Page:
Do you run? Cycle? Work at a desk? Lift weights? You can probably benefit from improving your hip mobility.
No matter your lifestyle or hobbies, short, stiffened hip flexors can wreak havoc on your body. Since this group of muscles originates in your lower back, tight hip flexors can cause back pain. They can also cause you to have a shortened stride in running, and not be able to move through the full range of motion in a strength training session.
“If you do a lot of repetitive movements like cycling, for example, or running, your hips are not going to be as mobile,” says Roxie Jones, a strength trainer with Alo Moves. “That’s why it’s really important to do these things to keep [them] loose, and it will also prevent future injury, and lower back pain in the future.”
To keep that critical hinge and rotation point healthy, Jones has created an 11-minute hip mobility routine for Well+Good’s Trainer of the Month Club that you can do whenever is convenient and possible for you.
“Once a day would be great, before or after training sessions,” Jones says. “Basically as often as you can do it.”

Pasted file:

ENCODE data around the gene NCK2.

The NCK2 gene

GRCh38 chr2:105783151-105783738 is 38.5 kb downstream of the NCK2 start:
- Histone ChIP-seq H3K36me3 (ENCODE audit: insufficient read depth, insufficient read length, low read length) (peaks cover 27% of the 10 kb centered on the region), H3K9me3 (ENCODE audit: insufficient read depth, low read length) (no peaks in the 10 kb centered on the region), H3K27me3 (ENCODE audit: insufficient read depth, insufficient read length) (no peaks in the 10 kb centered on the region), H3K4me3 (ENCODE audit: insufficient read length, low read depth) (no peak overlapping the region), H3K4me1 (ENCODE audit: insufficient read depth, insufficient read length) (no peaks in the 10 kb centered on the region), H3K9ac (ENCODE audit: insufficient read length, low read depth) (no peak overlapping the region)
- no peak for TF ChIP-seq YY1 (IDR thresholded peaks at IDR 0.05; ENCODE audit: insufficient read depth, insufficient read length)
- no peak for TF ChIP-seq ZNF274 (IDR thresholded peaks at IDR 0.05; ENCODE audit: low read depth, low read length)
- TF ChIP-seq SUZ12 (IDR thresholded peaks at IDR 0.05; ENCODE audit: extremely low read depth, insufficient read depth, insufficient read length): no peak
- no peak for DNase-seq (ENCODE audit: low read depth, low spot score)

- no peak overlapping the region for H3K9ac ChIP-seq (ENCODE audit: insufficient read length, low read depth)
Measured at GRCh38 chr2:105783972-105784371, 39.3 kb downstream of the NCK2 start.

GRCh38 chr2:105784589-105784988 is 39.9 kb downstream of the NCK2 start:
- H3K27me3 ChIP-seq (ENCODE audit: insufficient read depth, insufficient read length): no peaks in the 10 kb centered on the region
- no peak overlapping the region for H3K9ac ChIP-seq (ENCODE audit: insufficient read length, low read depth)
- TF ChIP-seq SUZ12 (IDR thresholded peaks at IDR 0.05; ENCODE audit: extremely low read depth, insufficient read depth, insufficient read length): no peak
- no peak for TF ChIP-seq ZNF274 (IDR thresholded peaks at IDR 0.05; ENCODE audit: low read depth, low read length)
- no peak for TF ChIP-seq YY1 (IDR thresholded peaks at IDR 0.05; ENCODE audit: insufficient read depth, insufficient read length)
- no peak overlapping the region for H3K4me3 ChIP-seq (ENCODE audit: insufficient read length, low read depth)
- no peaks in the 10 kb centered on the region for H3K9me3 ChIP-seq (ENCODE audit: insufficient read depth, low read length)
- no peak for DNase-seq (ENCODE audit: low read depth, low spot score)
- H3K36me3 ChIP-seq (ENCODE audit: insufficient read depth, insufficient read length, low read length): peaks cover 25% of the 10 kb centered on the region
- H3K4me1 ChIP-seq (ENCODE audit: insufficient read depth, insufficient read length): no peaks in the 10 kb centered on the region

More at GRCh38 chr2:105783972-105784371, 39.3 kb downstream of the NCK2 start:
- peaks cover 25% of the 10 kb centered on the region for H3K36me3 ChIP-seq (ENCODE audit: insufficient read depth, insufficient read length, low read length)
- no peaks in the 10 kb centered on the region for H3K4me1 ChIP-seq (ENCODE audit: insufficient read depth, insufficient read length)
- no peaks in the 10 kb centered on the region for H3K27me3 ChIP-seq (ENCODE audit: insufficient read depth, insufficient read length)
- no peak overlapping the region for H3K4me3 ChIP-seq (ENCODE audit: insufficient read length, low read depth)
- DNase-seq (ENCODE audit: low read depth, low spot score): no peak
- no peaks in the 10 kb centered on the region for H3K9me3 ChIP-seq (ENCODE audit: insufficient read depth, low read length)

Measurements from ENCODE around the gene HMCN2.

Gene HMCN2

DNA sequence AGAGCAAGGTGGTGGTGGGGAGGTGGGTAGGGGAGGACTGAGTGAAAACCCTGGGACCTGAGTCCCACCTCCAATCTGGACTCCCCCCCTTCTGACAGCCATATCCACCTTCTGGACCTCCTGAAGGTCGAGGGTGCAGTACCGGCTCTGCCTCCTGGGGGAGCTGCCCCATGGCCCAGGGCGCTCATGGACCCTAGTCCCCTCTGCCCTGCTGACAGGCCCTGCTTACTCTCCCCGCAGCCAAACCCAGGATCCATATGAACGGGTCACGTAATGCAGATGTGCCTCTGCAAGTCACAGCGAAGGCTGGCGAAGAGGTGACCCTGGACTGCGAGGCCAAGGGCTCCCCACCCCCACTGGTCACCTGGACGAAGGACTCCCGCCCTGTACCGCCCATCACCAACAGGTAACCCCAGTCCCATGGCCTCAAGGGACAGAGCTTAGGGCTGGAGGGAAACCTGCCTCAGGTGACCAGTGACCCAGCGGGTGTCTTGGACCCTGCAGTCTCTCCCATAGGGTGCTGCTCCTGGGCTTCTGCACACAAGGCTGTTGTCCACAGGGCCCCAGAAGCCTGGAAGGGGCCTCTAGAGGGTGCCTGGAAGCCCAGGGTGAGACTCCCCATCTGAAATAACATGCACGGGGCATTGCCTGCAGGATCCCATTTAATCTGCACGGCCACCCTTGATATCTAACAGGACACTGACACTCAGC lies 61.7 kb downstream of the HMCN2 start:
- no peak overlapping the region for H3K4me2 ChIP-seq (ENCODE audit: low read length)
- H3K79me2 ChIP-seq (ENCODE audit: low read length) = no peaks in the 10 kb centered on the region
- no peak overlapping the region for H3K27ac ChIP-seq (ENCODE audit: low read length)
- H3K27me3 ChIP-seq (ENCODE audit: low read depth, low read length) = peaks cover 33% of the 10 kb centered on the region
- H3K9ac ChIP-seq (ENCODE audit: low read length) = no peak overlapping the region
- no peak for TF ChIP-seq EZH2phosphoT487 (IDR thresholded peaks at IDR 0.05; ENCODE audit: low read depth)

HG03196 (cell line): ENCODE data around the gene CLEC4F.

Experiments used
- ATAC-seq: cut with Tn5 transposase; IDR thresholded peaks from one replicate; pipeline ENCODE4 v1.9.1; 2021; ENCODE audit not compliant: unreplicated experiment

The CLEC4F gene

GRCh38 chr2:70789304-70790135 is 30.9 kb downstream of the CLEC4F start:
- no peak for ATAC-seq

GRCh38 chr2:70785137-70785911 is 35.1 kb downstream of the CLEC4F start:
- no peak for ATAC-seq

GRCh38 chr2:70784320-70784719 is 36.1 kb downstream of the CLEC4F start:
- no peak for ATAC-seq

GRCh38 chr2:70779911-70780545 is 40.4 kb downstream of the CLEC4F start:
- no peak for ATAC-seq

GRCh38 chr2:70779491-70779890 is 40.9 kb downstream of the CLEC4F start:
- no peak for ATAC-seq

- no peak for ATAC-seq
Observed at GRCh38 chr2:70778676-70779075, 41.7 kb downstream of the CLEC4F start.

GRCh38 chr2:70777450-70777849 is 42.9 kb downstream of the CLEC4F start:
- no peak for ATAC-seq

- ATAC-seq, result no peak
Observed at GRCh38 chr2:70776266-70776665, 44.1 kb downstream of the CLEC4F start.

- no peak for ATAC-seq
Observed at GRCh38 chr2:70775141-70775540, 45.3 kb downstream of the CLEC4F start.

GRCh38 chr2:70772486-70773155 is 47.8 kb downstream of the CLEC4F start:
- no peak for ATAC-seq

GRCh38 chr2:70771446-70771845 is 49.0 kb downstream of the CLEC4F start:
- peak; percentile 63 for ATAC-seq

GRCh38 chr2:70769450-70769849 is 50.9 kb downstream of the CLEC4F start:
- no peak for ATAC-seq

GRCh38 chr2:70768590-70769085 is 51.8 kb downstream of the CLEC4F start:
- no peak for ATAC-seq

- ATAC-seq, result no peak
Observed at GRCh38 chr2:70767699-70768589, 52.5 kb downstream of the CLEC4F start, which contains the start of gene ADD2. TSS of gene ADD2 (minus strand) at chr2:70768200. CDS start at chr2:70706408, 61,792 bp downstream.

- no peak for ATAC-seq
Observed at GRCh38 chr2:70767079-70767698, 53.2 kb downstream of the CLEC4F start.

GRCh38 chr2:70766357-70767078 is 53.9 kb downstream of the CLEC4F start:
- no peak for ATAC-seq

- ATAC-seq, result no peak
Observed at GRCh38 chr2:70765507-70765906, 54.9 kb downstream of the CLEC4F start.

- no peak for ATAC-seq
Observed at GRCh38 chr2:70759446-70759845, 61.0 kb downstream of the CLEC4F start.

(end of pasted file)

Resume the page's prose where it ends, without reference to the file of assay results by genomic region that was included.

In this short workout, you’ll move through four base positions that will help bring rotation and openness to your hips. In the first, a bear sit on the floor, you’ll push your knees and elbows together then pull them apart to engage and ultimately release those hip flexors. You’ll also work on rotating through the whole leg, one at a time, moving your foot in an arc with the heel on the floor.
You’ll apply these same ideas—engaging, releasing, and rotating—to your hips in two other positions: Lying on your back with one leg lifted in a bent-knee position, and in a half kneeling pose. Finally, you’ll end with some extended 90/90s to put it all together.
Jones’ most pertinent tip throughout: Lean into the movements, and go slow.
“You want to take your time with mobility,” Jones says. “A big mistake is people going too fast with mobility. I want you to be really mindful, and really feel what the joints are feeling when you’re taking it through the range of motion.”
If you do, that range of motion should be bigger in no time.
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